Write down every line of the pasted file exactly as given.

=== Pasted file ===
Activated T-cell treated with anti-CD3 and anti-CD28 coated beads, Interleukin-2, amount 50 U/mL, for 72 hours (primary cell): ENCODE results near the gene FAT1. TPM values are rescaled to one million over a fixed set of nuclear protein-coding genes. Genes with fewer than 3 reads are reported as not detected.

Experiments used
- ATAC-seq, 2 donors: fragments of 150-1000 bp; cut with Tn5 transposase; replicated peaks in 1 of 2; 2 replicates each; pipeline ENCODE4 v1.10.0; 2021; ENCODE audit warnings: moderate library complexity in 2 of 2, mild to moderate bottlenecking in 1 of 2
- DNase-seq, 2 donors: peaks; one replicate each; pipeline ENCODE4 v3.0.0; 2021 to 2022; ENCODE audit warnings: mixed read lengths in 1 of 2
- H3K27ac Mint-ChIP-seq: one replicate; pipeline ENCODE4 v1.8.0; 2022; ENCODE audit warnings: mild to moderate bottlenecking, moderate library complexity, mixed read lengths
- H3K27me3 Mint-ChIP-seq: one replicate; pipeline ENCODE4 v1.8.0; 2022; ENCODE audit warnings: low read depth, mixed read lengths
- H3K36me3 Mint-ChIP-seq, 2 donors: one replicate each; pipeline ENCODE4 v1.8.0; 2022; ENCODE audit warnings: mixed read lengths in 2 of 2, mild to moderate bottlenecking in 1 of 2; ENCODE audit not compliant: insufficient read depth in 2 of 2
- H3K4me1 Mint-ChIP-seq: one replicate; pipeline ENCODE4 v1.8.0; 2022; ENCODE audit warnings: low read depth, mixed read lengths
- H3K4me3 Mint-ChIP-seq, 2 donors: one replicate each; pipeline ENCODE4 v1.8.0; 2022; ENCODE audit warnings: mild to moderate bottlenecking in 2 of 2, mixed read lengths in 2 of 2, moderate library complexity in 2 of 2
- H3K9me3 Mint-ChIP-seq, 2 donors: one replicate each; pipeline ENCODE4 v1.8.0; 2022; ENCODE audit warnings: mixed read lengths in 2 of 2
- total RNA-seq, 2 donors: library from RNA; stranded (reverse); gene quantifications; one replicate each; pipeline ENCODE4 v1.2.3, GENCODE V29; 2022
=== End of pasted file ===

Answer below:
Activated T-cell treated with anti-CD3 and anti-CD28 coated beads, Interleukin-2, amount 50 U/mL, for 72 hours (primary cell): ENCODE results near the gene FAT1. TPM values are rescaled to one million over a fixed set of nuclear protein-coding genes. Genes with fewer than 3 reads are reported as not detected.

Experiments used
- ATAC-seq, 2 donors: fragments of 150-1000 bp; cut with Tn5 transposase; replicated peaks in 1 of 2; 2 replicates each; pipeline ENCODE4 v1.10.0; 2021; ENCODE audit warnings: moderate library complexity in 2 of 2, mild to moderate bottlenecking in 1 of 2
- DNase-seq, 2 donors: peaks; one replicate each; pipeline ENCODE4 v3.0.0; 2021 to 2022; ENCODE audit warnings: mixed read lengths in 1 of 2
- H3K27ac Mint-ChIP-seq: one replicate; pipeline ENCODE4 v1.8.0; 2022; ENCODE audit warnings: mild to moderate bottlenecking, moderate library complexity, mixed read lengths
- H3K27me3 Mint-ChIP-seq: one replicate; pipeline ENCODE4 v1.8.0; 2022; ENCODE audit warnings: low read depth, mixed read lengths
- H3K36me3 Mint-ChIP-seq, 2 donors: one replicate each; pipeline ENCODE4 v1.8.0; 2022; ENCODE audit warnings: mixed read lengths in 2 of 2, mild to moderate bottlenecking in 1 of 2; ENCODE audit not compliant: insufficient read depth in 2 of 2
- H3K4me1 Mint-ChIP-seq: one replicate; pipeline ENCODE4 v1.8.0; 2022; ENCODE audit warnings: low read depth, mixed read lengths
- H3K4me3 Mint-ChIP-seq, 2 donors: one replicate each; pipeline ENCODE4 v1.8.0; 2022; ENCODE audit warnings: mild to moderate bottlenecking in 2 of 2, mixed read lengths in 2 of 2, moderate library complexity in 2 of 2
- H3K9me3 Mint-ChIP-seq, 2 donors: one replicate each; pipeline ENCODE4 v1.8.0; 2022; ENCODE audit warnings: mixed read lengths in 2 of 2
- total RNA-seq, 2 donors: library from RNA; stranded (reverse); gene quantifications; one replicate each; pipeline ENCODE4 v1.2.3, GENCODE V29; 2022